A few days ago I finished reading „Sapiens” by Yuval Noah Harari. It had a huge impact on me and I am still thinking about some of its ideas.
Naturally when something sparks my interest so much, I get excited about it.
Then I share the info.
And in this case I truly believe the book should be mandatory in most high-schools. It’s a top-down view of what humans are and what they’ve been. How we reshaped ourselves, the planet and everything on it in a relatively short time period. Mindblowing.
So I shared it among friends for my excitement to meet with posed indifference.
„Yeah, I read it, all quite obvious, right?”
It’s not all quite obvious and I don’t believe it was for you either. We are we so casually condescending all the time?
By looking a bit down on every possible „human creation” we safeguard ourselves from being here. In the moment. Appreciating something good and insightful.
Is there anything left that’s good and insightful?
Or is everything a solid 7/10 nowadays?
Real excitement still exists.
There are cases where friends greet one another with a bit of a “over the top” excitement and the following conversation also looks over-excited. But it’s not quite the problem I’m talking about. I think being excited in casual conversation is better than being boring.
The other kind is seen in kids.
“Look Mom I found a seashell!” — can’t count how many times I’ve heard a kid exclaim at the beach. The excitement there is real and genuine as life’s still a mystery.
So does it simply fade away with age?
This may be the case and of course it’s all up to our upbringing, social life and events that shape us. Two twins separated at a young age can end up with completely different levels of excitement if they grew up in different “worlds”.
But listening to people and looking around I’m starting to feel it actually can be caused by information overload. We’re staring at 5" glowing rectangles all day, and between posed instagram posts and funny cat videos some knowledge also finds its way.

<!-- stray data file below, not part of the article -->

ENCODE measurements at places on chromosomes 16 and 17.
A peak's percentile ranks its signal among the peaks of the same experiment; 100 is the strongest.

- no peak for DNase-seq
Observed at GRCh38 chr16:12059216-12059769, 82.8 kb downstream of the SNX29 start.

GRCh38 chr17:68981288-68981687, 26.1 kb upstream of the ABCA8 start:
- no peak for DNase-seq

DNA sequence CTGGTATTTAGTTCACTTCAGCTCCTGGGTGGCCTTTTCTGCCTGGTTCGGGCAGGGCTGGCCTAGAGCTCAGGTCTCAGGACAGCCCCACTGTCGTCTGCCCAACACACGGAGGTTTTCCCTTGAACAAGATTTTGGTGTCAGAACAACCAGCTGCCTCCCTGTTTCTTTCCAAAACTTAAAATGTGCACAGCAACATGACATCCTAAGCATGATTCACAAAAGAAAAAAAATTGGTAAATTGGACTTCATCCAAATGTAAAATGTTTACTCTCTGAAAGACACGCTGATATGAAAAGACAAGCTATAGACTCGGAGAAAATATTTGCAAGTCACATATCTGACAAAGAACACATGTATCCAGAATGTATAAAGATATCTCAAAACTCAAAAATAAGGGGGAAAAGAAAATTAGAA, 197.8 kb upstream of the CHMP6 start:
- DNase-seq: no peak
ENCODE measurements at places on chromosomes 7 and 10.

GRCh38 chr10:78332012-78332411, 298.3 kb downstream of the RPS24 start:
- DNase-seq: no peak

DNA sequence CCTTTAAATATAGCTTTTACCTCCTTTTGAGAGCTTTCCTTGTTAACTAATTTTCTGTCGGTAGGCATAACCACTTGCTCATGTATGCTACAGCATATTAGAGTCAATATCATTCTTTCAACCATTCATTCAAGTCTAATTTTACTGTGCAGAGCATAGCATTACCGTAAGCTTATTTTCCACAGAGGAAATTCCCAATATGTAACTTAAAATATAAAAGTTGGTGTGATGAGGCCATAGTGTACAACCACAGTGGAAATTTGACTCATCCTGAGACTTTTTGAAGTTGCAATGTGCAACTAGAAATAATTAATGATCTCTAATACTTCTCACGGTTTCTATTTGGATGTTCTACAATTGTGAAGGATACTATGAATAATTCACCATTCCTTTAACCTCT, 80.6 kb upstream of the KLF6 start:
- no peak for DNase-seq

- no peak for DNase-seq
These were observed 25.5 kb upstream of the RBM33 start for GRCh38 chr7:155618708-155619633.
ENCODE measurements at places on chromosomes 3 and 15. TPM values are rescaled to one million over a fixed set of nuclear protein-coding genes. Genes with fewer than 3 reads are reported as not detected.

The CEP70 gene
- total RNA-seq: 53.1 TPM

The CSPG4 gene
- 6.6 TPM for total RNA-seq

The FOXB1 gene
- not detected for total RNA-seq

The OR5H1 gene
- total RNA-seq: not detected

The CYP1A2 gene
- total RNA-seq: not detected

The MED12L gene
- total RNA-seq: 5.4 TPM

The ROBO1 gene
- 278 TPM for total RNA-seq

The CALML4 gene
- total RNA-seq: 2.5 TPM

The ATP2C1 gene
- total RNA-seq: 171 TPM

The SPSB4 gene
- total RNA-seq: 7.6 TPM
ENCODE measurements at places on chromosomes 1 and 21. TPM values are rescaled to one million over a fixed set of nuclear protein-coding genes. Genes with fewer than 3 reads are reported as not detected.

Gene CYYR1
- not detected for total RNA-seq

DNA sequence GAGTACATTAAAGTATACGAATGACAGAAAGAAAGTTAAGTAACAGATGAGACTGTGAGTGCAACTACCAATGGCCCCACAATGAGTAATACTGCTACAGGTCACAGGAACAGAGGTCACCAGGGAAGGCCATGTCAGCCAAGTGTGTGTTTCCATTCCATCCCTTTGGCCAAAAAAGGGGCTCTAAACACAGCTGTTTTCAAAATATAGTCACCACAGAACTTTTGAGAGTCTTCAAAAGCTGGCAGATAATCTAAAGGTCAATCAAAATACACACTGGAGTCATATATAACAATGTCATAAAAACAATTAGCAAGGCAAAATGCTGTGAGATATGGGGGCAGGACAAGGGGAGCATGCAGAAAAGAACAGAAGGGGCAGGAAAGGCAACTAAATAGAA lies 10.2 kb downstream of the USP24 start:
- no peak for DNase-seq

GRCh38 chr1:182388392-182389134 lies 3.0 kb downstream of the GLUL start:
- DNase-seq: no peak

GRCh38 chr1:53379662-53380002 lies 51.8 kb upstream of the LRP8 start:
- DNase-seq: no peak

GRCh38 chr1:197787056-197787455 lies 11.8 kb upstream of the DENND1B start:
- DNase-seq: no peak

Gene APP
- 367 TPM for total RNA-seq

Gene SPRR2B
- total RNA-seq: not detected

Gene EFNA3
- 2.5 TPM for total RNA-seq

But since it’s presented in a 5 second burst among the sensory overload we catalog it in our brains and move on to another insta-selfie.
Our values may have changed.
We now take everything in without judging most of it. A famous person on vacation? Check. A good book? Check. We give it the same 5 second attention span (if that) and move on.
There’s no room and no time to pause and reflect.
I’ve seen a post on twitter from someone saying they’ve meditated for 11 minutes today with AppX. Is being mindful and reaching into oneself now shareable content?
I found my inner self and reached a deeper sense of meaning. Please press like.
What I do to fight it.
First off — I don’t use instagram, facebook etc. But I do get lost in occasional YouTube time wasting — guilty.
Growing conscious of that excitement deficiency can lead to a focused effort of bringing it back.
Having a good internal filter is a must. I first separate low quality stuff from all the rest. Then I pause and think about what’s left. I give everything some time and try to truly understand it. Not just “scan and forget”.
If something stays with me after the exercise I know it’s good. And if it’s very good I get excited to have grown because of it. Everything that makes you grow as a person is important and should be cherished.
After all life’s just a bunch of experiences shaping us. If we don’t allow anything to be “great” then we’re simply swiping up through an infinite scroll of chaos until death.
I’d rate that kind of life 6/10.
Go out there and find something to be excited about!